On creating genderless clothing

Scandinavian and Moroccan clothing have similarities: they’re very modest and also more gender-neutral. That's the future. It's important that people can wear whatever they want. Your body will always decide what a garment looks like, so I'm not the one to decide for you. Everyone styles things differently. I don't want to label anything — if you think this shirt is a dress, do you; if you think this dress is a top, you wear it as a top. It's more fun and inclusive, and that's the world that I want to create.

On sustainability in your brand

It really started from the beginning. We work with artisans and a lot of women. For a small brand like mine, it’s very important to support our communities. And we do small scales for everything — we could do big quantities and only sell half of it, but instead we try to sell every item. Every garment has a story and purpose.

‘There are so many creatives here — and from all over the world — because the city is so inspiring. You go there and immediately want to start creating.’

On fresh eyes through travel

Travel is really when my brain shifts — it gives you a breath of fresh air, and you can think differently and see the bigger picture. When I’m not in my own routine, I can start seeing things in a different way; my brain goes into a more problem-solving phase. Things from the past start to resolve themselves, and I start seeing with fresh eyes — new colors, fabrics, textures, new people and energies.

On a window or aisle seat

I prefer an aisle seat for sure. I need to know that I won’t wake anyone up when I go to the toilet — that’s anxiety for me.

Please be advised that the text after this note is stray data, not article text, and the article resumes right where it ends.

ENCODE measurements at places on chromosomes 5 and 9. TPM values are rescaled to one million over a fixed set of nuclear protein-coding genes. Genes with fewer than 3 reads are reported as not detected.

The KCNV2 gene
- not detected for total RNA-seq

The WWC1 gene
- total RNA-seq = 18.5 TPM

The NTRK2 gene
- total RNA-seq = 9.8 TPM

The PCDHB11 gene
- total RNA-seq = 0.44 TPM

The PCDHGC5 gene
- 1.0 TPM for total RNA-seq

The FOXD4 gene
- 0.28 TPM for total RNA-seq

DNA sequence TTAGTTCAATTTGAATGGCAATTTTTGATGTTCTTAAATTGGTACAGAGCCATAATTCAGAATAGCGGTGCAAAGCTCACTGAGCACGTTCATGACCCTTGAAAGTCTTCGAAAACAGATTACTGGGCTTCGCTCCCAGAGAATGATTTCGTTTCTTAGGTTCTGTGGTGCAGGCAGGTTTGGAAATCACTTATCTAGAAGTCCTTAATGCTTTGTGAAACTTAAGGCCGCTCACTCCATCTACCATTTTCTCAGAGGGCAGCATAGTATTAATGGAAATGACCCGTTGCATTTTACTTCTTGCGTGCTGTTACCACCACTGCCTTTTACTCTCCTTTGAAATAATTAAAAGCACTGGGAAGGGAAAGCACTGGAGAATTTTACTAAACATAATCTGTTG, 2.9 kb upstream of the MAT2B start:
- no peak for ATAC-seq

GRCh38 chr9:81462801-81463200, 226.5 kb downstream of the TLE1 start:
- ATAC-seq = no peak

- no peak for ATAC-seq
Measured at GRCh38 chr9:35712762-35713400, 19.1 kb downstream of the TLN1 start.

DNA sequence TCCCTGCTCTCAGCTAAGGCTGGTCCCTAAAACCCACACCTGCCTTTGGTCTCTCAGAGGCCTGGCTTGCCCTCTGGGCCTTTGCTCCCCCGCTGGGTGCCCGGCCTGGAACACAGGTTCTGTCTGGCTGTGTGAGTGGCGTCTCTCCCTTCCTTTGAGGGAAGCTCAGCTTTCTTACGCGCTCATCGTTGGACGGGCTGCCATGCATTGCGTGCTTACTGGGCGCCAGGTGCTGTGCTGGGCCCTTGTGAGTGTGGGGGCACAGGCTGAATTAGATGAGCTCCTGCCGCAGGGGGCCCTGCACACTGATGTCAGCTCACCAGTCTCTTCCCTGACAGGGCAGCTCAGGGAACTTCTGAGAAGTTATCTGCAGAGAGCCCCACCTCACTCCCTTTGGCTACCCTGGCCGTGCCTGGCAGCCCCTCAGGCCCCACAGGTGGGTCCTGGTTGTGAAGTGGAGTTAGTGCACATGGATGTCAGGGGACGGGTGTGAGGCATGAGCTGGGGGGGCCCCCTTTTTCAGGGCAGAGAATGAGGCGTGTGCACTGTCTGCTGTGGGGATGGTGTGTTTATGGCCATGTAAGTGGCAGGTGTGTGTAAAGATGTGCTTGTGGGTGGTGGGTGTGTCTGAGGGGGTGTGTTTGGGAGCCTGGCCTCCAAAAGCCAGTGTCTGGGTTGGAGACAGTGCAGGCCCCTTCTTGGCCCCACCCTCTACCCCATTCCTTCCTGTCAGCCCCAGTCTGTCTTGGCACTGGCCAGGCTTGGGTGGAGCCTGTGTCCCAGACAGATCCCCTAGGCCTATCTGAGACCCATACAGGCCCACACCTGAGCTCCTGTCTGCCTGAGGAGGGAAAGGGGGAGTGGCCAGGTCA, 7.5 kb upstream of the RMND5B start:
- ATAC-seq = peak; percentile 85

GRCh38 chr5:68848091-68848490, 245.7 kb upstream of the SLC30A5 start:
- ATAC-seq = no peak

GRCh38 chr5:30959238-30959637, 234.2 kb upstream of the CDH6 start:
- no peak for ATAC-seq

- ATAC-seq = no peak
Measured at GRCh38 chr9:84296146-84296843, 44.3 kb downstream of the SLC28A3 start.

On creativity in Marrakesh

Creativity is so natural to Marrakesh and it’s at an all-time high. In a few years, it will really hit the global scale. There are so many creatives here — and from all over the world — because the city is so inspiring. You go there and immediately want to start creating. Everything is made in front of you: orange juice, olive oil, perfume, clothing. It’s the energy of the city — you see opportunities in so many things.

First row left of El Fenn boutique by Cecile Treal; right by Kasia Gatkowska. Second and third rows of La Mamounia courtesy of La Mamounia. Fourth row of El Fenn by Cecile Treal. Fifth row left and right of Nomad rooftop bar courtesy of Nomad; middle courtesy of Anwar Bougroug.

On showing a friend around Marrakesh

I would take them around the Medina, so they would get a kick of old-time Morocco — very buzzing and crazy. Everyone should go and walk around; absorb the energy. Go to Jemaa El-Fna, which is really the heart of the Medina. It's a completely different vibe during the night — there’s so many people and food stalls everywhere — so make sure that you do both. I would also take them to the more modern parts of the city, because the old and new parts are very different. If you want to escape, there's so much to do around the city as well — you have the mountains, amazing houses, riads, pools.